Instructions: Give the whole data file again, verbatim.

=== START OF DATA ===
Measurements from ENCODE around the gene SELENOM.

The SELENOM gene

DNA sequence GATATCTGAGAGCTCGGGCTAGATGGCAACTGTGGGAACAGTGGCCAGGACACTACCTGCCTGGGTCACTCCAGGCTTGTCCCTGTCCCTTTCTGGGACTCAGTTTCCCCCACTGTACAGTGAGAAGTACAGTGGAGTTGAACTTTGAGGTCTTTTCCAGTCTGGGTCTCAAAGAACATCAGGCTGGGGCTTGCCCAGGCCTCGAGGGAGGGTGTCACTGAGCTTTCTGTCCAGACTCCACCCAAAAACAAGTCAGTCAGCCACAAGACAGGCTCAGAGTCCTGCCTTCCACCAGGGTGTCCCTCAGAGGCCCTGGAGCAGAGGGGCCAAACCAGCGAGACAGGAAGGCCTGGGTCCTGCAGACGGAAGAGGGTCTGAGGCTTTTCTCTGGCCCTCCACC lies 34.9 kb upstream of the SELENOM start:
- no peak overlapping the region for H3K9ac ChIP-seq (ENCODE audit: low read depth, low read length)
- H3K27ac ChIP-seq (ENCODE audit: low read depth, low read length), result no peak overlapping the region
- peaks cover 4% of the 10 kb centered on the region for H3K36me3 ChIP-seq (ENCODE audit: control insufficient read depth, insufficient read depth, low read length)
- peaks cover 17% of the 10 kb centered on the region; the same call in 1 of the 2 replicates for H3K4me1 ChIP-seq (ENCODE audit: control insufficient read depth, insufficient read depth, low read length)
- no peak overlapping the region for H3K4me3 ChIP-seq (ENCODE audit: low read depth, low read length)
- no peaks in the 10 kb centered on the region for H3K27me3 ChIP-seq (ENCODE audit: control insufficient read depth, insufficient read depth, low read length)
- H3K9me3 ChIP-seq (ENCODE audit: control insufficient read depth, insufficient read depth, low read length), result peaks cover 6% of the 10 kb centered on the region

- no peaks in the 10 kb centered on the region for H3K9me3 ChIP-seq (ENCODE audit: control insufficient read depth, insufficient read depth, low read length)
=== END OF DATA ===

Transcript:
Measurements from ENCODE around the gene SELENOM.

The SELENOM gene

DNA sequence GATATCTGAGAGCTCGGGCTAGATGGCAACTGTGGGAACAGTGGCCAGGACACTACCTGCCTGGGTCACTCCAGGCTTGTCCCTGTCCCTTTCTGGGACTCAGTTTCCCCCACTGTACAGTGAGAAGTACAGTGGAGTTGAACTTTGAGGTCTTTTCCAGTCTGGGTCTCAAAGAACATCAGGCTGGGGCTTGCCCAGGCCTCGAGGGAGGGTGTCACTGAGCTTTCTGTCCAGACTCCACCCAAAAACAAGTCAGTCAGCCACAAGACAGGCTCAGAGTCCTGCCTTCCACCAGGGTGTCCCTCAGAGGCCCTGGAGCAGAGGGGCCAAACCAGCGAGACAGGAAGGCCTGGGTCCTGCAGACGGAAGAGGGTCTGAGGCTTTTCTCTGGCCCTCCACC lies 34.9 kb upstream of the SELENOM start:
- no peak overlapping the region for H3K9ac ChIP-seq (ENCODE audit: low read depth, low read length)
- H3K27ac ChIP-seq (ENCODE audit: low read depth, low read length), result no peak overlapping the region
- peaks cover 4% of the 10 kb centered on the region for H3K36me3 ChIP-seq (ENCODE audit: control insufficient read depth, insufficient read depth, low read length)
- peaks cover 17% of the 10 kb centered on the region; the same call in 1 of the 2 replicates for H3K4me1 ChIP-seq (ENCODE audit: control insufficient read depth, insufficient read depth, low read length)
- no peak overlapping the region for H3K4me3 ChIP-seq (ENCODE audit: low read depth, low read length)
- no peaks in the 10 kb centered on the region for H3K27me3 ChIP-seq (ENCODE audit: control insufficient read depth, insufficient read depth, low read length)
- H3K9me3 ChIP-seq (ENCODE audit: control insufficient read depth, insufficient read depth, low read length), result peaks cover 6% of the 10 kb centered on the region

- no peaks in the 10 kb centered on the region for H3K9me3 ChIP-seq (ENCODE audit: control insufficient read depth, insufficient read depth, low read length)